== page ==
LocaL GoveRnments cuttinG JoBs and seRvices
additional investment. Local governments are also signifcant sources o employ-ment. Local and state governments comprise one o the nation’s largest employ-ment industries, larger than the manuacturing and construction industries com-bined. Local governments account or seven in every 10 o these employees.
Local governments across the country are now acing the combined impact o decreased tax revenues, a allo in state and ederal aid and increased demandor social services. Over the next two years, local tax bases will likely suer romdepressed property values, hard-hit household incomes and declining consumerspending.
Further, reported state budget shortalls or 2010 to 2012 exceeding$400 billion will pose a signifcant threat to unding or local government pro-grams.
In this current climate o fscal distress, local governments are orced toeliminate both jobs and services.
CuTS IN LOCAL JOS
In May and June o 2010 NLC, NACo and USCM conducted a survey o cit-ies and counties across the country or the purpose o gauging the extent o joblosses. The survey was emailed and axed to all cities over 25,000 in populationand to all counties over 100,000 in population. The survey results presentedbelow are based on 270 responses, 214 responses rom cities and 56 responsesrom counties.The surveyed local governments report cutting 8.6 percent o total ull-timeequivalent (FTE) positions over the previous fscal year to the next fscal year(roughly 2009-2011). I applied to total local government employment nation- wide, an 8.6 percent cut in the workorce would mean that 481,000 local gov-ernment workers were, or will be, laid o over the two-year period.
Projectedcuts or the next fscal year will likely increase as many o the nation’s localgovernments drat new budgets, delib-erate about how to balance shortallsand adopt new budgets.
Local job losses are most heavily elt in public saety, public works, public health,social services, and parks and recreation (see Table 1). Local governments typi-cally seek to shield direct services to residents rom cuts during economic down-turns and the cuts occurring in these services are indicative o the depth o therecession’s impact on cities and counties.Cities and counties almost always seek to protect public saety services — police,fre, and emergency — rom cuts in personnel and unding. The need or thesebasic, or “core,” services in terms o protecting the public against crime, fre, anddisaster oten increase during periods o economic downturn. The depth o thecurrent downturn, however, means that surprising numbers o cities (63%) andcounties (39%) report cuts in public saety personnel. For some communitiesthis means fre and police stations that are closed and the potential or reducedcapacity to respond to emergencies. A majority o the surveyed cities (60%) and counties (68%) report making per-sonnel cuts in public works. Public works services are highly visible to local resi-dents — such as highway and road construction and maintenance and solid waste(garbage and recycling) disposal. Cuts in public works are common responses toeconomic downturns, but the range o local governments making these cuts in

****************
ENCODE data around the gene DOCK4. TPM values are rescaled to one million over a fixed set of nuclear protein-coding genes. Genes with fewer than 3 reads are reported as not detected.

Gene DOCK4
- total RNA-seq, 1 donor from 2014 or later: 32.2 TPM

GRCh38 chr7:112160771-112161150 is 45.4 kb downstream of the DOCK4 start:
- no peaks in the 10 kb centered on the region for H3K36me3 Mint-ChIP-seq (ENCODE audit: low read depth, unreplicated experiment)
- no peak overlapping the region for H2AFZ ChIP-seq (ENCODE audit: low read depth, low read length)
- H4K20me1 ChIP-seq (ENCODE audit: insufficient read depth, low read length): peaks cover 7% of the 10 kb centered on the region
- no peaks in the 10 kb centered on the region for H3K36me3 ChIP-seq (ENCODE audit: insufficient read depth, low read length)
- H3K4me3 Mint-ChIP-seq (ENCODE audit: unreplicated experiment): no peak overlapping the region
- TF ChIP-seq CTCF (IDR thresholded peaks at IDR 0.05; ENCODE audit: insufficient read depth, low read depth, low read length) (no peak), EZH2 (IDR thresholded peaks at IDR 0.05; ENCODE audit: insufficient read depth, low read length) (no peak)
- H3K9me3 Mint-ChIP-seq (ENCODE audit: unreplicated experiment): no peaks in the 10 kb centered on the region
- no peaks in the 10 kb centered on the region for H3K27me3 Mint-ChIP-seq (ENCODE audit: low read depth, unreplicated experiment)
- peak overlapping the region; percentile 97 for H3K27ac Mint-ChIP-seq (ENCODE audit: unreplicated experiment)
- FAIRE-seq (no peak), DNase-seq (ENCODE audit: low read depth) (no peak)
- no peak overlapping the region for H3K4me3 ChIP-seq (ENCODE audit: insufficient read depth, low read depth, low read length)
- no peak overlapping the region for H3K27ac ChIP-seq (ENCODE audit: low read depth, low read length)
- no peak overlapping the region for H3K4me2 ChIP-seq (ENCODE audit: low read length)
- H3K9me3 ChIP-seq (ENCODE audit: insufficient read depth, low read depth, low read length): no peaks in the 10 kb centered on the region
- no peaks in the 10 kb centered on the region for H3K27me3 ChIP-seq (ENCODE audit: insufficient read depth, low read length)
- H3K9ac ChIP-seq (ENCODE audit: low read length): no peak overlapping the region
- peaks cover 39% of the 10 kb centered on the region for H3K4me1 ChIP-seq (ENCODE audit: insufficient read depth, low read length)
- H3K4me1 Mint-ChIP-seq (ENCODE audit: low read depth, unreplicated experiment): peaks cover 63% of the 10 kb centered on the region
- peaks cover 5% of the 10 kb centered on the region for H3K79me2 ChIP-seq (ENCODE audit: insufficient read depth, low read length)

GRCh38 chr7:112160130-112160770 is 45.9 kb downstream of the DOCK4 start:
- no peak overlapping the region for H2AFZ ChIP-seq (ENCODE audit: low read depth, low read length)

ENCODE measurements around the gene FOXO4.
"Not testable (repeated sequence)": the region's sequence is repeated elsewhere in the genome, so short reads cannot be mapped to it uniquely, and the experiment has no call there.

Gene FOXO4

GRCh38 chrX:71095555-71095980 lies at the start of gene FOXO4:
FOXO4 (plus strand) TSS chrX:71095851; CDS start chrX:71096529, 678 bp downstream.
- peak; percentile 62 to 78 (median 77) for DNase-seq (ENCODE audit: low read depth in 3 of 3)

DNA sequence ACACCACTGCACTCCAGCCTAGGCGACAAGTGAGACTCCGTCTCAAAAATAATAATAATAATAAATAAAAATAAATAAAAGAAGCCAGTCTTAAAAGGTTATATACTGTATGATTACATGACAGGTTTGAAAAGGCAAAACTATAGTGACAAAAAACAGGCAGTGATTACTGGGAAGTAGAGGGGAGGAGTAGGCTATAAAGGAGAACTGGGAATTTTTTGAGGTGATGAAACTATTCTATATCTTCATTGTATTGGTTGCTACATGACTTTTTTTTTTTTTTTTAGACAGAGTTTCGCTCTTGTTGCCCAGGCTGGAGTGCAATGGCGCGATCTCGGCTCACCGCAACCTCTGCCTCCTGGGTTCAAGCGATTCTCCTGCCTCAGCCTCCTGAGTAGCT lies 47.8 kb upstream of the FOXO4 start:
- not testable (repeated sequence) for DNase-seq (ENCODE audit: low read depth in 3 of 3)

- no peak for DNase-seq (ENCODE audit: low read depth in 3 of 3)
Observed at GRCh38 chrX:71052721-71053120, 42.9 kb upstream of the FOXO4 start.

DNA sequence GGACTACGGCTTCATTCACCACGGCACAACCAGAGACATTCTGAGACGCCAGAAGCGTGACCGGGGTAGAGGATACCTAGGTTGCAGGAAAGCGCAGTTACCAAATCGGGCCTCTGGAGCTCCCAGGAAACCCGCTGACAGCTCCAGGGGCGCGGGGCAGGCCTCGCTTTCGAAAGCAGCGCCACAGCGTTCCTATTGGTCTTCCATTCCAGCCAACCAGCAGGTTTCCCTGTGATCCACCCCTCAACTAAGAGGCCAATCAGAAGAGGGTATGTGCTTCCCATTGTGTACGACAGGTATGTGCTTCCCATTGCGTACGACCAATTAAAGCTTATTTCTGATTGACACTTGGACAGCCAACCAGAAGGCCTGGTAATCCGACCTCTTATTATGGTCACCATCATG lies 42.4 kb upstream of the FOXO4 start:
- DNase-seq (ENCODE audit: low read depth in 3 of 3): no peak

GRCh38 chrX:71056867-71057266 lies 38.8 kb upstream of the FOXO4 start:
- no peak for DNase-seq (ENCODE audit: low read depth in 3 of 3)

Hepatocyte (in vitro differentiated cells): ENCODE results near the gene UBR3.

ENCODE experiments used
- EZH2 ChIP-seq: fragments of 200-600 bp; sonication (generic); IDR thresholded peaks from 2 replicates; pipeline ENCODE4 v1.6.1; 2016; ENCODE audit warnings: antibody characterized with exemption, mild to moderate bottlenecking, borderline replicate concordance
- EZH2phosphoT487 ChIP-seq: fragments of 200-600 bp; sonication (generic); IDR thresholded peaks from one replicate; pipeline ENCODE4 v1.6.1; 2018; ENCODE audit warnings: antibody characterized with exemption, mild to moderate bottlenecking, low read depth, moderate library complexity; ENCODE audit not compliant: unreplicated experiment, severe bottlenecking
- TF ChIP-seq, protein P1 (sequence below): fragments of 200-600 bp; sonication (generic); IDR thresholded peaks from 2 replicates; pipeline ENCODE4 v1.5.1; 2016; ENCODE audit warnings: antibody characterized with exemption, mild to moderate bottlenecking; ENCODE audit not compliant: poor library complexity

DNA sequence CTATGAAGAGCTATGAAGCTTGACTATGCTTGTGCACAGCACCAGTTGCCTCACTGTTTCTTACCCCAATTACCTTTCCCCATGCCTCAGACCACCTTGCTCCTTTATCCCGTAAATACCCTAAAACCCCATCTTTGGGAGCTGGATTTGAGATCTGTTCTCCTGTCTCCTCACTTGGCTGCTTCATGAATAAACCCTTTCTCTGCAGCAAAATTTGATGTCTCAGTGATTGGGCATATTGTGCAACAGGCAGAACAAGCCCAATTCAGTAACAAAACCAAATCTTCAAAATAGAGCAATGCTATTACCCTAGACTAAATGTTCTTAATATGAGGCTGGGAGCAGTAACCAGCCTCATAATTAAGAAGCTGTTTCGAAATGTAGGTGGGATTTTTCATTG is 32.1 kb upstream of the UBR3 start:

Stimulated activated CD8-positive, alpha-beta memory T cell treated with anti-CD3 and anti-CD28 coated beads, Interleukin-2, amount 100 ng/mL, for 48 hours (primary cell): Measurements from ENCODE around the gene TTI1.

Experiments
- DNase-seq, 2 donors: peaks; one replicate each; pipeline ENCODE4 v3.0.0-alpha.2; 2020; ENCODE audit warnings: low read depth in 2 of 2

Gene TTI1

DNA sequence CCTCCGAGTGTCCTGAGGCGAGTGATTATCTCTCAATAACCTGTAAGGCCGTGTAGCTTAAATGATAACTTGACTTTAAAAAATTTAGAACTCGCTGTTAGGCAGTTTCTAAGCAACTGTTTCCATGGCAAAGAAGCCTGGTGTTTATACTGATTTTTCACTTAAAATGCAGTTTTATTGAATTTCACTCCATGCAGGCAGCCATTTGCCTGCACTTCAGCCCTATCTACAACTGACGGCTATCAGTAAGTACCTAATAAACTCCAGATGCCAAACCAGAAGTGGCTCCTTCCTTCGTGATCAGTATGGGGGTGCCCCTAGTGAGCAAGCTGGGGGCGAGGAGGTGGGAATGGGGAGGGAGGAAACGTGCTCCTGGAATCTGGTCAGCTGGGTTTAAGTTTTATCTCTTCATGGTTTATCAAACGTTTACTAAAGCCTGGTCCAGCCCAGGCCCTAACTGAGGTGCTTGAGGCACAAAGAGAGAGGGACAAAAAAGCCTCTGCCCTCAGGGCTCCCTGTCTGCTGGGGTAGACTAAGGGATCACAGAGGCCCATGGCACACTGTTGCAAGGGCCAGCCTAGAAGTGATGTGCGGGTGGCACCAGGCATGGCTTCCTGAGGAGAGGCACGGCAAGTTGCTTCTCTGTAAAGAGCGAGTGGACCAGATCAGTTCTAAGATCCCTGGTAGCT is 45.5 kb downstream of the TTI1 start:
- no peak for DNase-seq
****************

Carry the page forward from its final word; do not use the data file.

Survey results project that 481,000 jobs willbe lost in local government services.
3 U.S. Bureau o Labor Statistics, www.bls.gov.4 Local fscal conditions typically lag economic conditions, in much the same waythat state fscal conditions lag economic conditions and the unemployment ratelags overall economic recovery. For local budgets, this lag can be anywhere romone to three years, depending on the actors driving the changes in the economyand the depth o those changes. Current economic indicators suggest that the U.S.economy passed the low point o the current recession in late 2009, which meansthat the low point or local fscal conditions will likely be experienced sometimein 2011. To illustrate this lag, the U.S. Census o Governments reports that localproperty tax collections began to decline in the frst quarter o 2010, two-and-a-halyears ater the housing market began to decline in the summer o 2007. For moreinormation about the lag, see
City Fiscal Conditions in 2009
(NLC, Sept. 2009)at http://www.nlc.org/ASSETS/E1BD3CEFA8094BD097A04BD10CBB785B/ CityFiscalConditions_09%20(2).pd.5 McNichol, Elizabeth, Phil Oli and Nicholas Johnson,
Recession Continues to Batter State Budgets; State Responses Could Slow Recovery,
Center onBudget and Policy Priorities, July 2010, http://www.cbpp.org/cms/index.cm?a=view&id=711.6 Total city and county employment statistics are drawn rom the U.S. Censuso Governments.7 Not all cities and counties utilize the same fscal year timerames. The most common local government fscal year runs rom July 1 to June 30, which is usedby 46 percent o the surveyed cities and 56 percent o the surveyed counties.Some local governments utilize a January 1 to December 31 fscal year (28percent cities; 21 percent counties), some use a October 1 to September30 fscal year (22 percent cities; 18 percent counties) and others use somealternate timerame (4 percent cities; 1 percent counties).
“U.S. cities will be orced to make gut-wrenching decisions to cut their spending inthe next year. This is a story not just…o NewJersey. You’re seeing it in Sacramento. You’reseeing it happen in Albany and you’re seeing it happen all over the U.S.”Cory Booker, Mayor, Newark, N.J.
July 09, 2010